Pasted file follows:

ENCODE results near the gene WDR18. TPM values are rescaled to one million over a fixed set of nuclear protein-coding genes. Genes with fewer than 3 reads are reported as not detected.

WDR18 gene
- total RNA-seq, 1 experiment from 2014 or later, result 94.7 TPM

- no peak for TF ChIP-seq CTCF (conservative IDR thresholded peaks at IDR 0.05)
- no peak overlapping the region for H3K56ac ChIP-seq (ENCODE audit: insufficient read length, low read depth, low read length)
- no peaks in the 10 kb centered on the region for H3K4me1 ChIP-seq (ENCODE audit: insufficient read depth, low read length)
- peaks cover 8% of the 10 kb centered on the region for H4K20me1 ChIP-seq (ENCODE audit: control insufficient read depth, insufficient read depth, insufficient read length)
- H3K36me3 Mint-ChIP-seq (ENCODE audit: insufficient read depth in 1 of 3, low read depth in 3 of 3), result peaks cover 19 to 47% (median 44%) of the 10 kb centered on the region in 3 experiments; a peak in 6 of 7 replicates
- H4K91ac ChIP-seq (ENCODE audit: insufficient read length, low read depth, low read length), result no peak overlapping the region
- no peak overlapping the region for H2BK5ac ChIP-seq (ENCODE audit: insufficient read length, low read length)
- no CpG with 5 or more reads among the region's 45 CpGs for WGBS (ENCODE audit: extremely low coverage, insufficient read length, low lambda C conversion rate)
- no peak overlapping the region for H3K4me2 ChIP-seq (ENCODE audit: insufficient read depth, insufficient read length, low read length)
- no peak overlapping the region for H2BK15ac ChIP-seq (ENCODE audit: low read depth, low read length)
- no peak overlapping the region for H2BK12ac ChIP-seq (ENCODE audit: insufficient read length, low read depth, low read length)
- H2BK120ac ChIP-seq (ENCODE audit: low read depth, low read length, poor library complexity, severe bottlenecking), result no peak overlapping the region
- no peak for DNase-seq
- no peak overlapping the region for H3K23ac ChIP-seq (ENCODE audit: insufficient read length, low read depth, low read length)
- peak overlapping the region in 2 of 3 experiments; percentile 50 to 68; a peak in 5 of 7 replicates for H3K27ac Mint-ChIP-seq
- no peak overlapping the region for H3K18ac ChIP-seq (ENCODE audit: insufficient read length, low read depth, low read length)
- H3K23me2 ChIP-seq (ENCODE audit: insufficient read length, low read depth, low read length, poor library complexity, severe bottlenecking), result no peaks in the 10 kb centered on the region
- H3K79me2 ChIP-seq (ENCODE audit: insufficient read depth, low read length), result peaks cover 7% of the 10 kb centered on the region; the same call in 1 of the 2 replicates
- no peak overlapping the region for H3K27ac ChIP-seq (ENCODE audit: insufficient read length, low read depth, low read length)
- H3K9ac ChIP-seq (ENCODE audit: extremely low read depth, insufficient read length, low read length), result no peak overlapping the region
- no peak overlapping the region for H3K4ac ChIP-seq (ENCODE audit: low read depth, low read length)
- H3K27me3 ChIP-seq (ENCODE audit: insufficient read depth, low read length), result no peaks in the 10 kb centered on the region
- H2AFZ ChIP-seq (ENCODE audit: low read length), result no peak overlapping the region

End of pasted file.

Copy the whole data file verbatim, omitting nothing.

ENCODE results near the gene WDR18. TPM values are rescaled to one million over a fixed set of nuclear protein-coding genes. Genes with fewer than 3 reads are reported as not detected.

WDR18 gene
- total RNA-seq, 1 experiment from 2014 or later, result 94.7 TPM

- no peak for TF ChIP-seq CTCF (conservative IDR thresholded peaks at IDR 0.05)
- no peak overlapping the region for H3K56ac ChIP-seq (ENCODE audit: insufficient read length, low read depth, low read length)
- no peaks in the 10 kb centered on the region for H3K4me1 ChIP-seq (ENCODE audit: insufficient read depth, low read length)
- peaks cover 8% of the 10 kb centered on the region for H4K20me1 ChIP-seq (ENCODE audit: control insufficient read depth, insufficient read depth, insufficient read length)
- H3K36me3 Mint-ChIP-seq (ENCODE audit: insufficient read depth in 1 of 3, low read depth in 3 of 3), result peaks cover 19 to 47% (median 44%) of the 10 kb centered on the region in 3 experiments; a peak in 6 of 7 replicates
- H4K91ac ChIP-seq (ENCODE audit: insufficient read length, low read depth, low read length), result no peak overlapping the region
- no peak overlapping the region for H2BK5ac ChIP-seq (ENCODE audit: insufficient read length, low read length)
- no CpG with 5 or more reads among the region's 45 CpGs for WGBS (ENCODE audit: extremely low coverage, insufficient read length, low lambda C conversion rate)
- no peak overlapping the region for H3K4me2 ChIP-seq (ENCODE audit: insufficient read depth, insufficient read length, low read length)
- no peak overlapping the region for H2BK15ac ChIP-seq (ENCODE audit: low read depth, low read length)
- no peak overlapping the region for H2BK12ac ChIP-seq (ENCODE audit: insufficient read length, low read depth, low read length)
- H2BK120ac ChIP-seq (ENCODE audit: low read depth, low read length, poor library complexity, severe bottlenecking), result no peak overlapping the region
- no peak for DNase-seq
- no peak overlapping the region for H3K23ac ChIP-seq (ENCODE audit: insufficient read length, low read depth, low read length)
- peak overlapping the region in 2 of 3 experiments; percentile 50 to 68; a peak in 5 of 7 replicates for H3K27ac Mint-ChIP-seq
- no peak overlapping the region for H3K18ac ChIP-seq (ENCODE audit: insufficient read length, low read depth, low read length)
- H3K23me2 ChIP-seq (ENCODE audit: insufficient read length, low read depth, low read length, poor library complexity, severe bottlenecking), result no peaks in the 10 kb centered on the region
- H3K79me2 ChIP-seq (ENCODE audit: insufficient read depth, low read length), result peaks cover 7% of the 10 kb centered on the region; the same call in 1 of the 2 replicates
- no peak overlapping the region for H3K27ac ChIP-seq (ENCODE audit: insufficient read length, low read depth, low read length)
- H3K9ac ChIP-seq (ENCODE audit: extremely low read depth, insufficient read length, low read length), result no peak overlapping the region
- no peak overlapping the region for H3K4ac ChIP-seq (ENCODE audit: low read depth, low read length)
- H3K27me3 ChIP-seq (ENCODE audit: insufficient read depth, low read length), result no peaks in the 10 kb centered on the region
- H2AFZ ChIP-seq (ENCODE audit: low read length), result no peak overlapping the region